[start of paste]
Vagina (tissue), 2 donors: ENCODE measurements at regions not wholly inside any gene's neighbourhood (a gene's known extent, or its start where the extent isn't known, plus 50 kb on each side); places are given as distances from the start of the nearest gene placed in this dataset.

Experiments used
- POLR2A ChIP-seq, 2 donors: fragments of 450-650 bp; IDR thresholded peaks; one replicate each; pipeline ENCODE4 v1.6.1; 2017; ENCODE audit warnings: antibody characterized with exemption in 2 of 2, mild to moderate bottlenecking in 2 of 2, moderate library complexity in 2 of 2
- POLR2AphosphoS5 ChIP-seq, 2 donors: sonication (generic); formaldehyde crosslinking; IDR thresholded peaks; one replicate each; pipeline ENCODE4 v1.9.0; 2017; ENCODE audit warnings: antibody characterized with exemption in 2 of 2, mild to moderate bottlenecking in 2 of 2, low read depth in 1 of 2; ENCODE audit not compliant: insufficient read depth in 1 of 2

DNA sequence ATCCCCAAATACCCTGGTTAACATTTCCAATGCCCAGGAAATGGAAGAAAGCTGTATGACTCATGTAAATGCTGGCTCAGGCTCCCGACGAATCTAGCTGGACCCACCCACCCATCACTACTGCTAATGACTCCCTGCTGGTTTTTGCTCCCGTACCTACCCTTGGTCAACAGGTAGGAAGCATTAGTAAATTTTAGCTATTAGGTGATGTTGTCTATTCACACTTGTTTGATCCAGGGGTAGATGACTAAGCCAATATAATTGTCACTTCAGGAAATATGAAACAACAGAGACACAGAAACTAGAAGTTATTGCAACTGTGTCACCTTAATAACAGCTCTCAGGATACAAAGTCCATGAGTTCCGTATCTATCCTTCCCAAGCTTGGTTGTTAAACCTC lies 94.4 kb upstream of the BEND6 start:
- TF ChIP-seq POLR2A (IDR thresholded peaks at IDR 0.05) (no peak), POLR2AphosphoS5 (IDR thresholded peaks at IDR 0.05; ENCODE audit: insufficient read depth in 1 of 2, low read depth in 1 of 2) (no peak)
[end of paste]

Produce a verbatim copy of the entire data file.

Vagina (tissue), 2 donors: ENCODE measurements at regions not wholly inside any gene's neighbourhood (a gene's known extent, or its start where the extent isn't known, plus 50 kb on each side); places are given as distances from the start of the nearest gene placed in this dataset.

Experiments used
- POLR2A ChIP-seq, 2 donors: fragments of 450-650 bp; IDR thresholded peaks; one replicate each; pipeline ENCODE4 v1.6.1; 2017; ENCODE audit warnings: antibody characterized with exemption in 2 of 2, mild to moderate bottlenecking in 2 of 2, moderate library complexity in 2 of 2
- POLR2AphosphoS5 ChIP-seq, 2 donors: sonication (generic); formaldehyde crosslinking; IDR thresholded peaks; one replicate each; pipeline ENCODE4 v1.9.0; 2017; ENCODE audit warnings: antibody characterized with exemption in 2 of 2, mild to moderate bottlenecking in 2 of 2, low read depth in 1 of 2; ENCODE audit not compliant: insufficient read depth in 1 of 2

DNA sequence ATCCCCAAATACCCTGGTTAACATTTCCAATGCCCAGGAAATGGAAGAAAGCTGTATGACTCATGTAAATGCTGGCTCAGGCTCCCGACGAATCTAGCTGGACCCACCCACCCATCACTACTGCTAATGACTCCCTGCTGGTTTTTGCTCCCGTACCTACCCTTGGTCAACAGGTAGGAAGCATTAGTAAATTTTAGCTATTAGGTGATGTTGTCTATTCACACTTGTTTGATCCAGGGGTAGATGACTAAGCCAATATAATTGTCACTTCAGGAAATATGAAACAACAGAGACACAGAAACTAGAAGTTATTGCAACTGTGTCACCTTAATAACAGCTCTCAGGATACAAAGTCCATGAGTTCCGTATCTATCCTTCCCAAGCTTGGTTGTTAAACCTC lies 94.4 kb upstream of the BEND6 start:
- TF ChIP-seq POLR2A (IDR thresholded peaks at IDR 0.05) (no peak), POLR2AphosphoS5 (IDR thresholded peaks at IDR 0.05; ENCODE audit: insufficient read depth in 1 of 2, low read depth in 1 of 2) (no peak)